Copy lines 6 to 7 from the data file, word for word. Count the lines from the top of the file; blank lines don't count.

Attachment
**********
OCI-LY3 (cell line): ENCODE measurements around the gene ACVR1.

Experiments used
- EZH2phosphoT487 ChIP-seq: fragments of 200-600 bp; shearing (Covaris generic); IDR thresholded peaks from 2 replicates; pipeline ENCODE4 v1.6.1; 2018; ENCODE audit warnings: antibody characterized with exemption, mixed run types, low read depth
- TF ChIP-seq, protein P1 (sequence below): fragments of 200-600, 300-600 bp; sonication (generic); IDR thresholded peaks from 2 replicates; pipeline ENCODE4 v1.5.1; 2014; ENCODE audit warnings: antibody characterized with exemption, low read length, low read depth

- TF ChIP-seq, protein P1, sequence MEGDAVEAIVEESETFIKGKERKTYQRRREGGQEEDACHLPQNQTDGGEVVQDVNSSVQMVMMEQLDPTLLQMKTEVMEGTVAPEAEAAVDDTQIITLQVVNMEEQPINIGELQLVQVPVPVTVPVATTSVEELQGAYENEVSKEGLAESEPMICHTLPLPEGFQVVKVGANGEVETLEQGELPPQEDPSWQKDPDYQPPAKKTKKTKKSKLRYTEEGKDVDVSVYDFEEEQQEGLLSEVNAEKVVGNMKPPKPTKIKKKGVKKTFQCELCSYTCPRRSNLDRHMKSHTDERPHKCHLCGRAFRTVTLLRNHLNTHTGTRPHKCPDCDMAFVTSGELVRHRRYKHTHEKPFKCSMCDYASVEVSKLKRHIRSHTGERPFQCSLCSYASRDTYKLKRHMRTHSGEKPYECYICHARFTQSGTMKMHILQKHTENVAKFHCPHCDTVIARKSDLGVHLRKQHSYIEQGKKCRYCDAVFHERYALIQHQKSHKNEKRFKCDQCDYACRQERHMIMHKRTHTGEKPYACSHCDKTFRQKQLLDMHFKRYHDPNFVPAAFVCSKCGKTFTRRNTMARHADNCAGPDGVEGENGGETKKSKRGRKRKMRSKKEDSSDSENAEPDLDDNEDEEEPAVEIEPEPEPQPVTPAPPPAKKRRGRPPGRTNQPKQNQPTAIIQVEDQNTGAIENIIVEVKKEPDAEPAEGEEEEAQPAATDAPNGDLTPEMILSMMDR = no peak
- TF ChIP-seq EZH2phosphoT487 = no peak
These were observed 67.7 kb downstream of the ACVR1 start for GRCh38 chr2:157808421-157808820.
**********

- TF ChIP-seq EZH2phosphoT487 = no peak
These were observed 67.7 kb downstream of the ACVR1 start for GRCh38 chr2:157808421-157808820.